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Ask Handy Andi: Change Your Own Spark Plugs

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Ask Handy Andi: Change Your Own Spark Plugs

Dear Handy Andi,
My car has been a little sluggish lately. A neighbor suggested I change the spark plugs myself before paying to take it to a mechanic. I was too embarrassed to admit I have no idea how to do that. Is it difficult?

Molly, Massachusetts

Changing your own spark plugs is one of the simplest and least expensive maintenance tasks you can perform on your car. And, if it turns out that’s all your car needs, it can save you a lot of money. You’ll just need the correct model of plugs for your car, a decent socket wrench set, and an inexpensive piece of equipment called a “gap tool,” which looks a like silver coin someone attacked with a vegetable peeler.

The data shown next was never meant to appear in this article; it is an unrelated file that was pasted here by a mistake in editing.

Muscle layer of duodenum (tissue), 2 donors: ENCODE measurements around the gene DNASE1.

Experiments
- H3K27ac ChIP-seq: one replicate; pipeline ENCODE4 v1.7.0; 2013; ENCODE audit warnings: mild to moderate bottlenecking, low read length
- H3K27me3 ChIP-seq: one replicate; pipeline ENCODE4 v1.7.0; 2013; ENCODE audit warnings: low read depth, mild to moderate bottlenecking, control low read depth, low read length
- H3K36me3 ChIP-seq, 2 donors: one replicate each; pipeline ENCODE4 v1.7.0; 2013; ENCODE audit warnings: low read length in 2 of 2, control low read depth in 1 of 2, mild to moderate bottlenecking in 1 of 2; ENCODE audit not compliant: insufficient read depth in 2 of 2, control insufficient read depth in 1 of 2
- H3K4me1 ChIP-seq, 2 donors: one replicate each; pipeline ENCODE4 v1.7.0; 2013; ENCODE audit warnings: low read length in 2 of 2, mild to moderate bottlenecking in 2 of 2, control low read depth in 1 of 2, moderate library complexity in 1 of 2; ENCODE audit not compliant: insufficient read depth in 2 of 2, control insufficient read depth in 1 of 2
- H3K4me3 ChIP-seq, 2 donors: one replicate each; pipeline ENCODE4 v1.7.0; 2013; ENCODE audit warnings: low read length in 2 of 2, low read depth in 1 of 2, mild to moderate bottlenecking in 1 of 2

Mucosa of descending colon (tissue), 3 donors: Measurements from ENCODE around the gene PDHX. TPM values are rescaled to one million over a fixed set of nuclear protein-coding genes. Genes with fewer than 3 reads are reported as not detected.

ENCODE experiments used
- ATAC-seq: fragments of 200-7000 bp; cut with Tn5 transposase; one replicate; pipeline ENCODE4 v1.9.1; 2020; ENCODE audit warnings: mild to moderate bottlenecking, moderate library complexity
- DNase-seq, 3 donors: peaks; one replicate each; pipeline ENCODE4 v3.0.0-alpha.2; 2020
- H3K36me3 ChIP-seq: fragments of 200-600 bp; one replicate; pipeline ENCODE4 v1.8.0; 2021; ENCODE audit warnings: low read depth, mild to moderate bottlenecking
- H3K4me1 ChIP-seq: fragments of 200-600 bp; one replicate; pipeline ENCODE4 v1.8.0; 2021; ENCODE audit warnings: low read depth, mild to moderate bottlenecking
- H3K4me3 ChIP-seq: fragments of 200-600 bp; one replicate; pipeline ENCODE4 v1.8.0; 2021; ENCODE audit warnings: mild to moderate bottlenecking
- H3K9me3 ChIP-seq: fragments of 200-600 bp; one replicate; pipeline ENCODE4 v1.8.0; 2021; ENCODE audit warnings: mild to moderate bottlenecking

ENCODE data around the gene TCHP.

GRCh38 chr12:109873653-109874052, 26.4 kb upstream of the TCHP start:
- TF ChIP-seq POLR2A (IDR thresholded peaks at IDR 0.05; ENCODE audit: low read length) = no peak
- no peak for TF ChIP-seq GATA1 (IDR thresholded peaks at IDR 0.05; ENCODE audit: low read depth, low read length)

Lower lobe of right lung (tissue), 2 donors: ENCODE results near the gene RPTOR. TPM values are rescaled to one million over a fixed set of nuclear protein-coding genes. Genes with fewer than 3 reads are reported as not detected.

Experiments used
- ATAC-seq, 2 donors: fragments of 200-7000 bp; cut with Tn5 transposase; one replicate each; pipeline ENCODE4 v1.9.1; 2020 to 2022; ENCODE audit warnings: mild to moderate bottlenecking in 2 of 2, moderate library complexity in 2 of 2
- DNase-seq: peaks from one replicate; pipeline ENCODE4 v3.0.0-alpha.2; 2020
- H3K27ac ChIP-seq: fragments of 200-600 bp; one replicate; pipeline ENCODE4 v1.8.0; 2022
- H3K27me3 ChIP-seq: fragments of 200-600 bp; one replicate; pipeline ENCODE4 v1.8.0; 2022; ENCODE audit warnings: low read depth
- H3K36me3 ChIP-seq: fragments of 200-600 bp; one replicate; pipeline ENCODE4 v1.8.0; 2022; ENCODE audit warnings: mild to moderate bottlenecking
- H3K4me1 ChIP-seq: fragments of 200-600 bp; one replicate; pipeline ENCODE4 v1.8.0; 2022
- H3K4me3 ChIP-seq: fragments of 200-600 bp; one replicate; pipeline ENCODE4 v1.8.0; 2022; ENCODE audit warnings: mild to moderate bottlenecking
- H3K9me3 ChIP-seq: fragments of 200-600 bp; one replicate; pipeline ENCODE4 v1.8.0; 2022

First, look in your vehicle’s manual to find the correct model of spark plugs. If you no longer have your manual, just ask the staff at your local auto parts store for help. They should be able to find the right ones based on your car’s make and model. Spark plugs are only a few dollars apiece, so purchase enough to replace all of them at the same time. Your manual will tell you how many you need, but you can look for yourself, too. Just pop the hood and count the number of cylinders in your engine, if you don’t already know. Each cylinder will have a protective cap over it with a wire coming from it.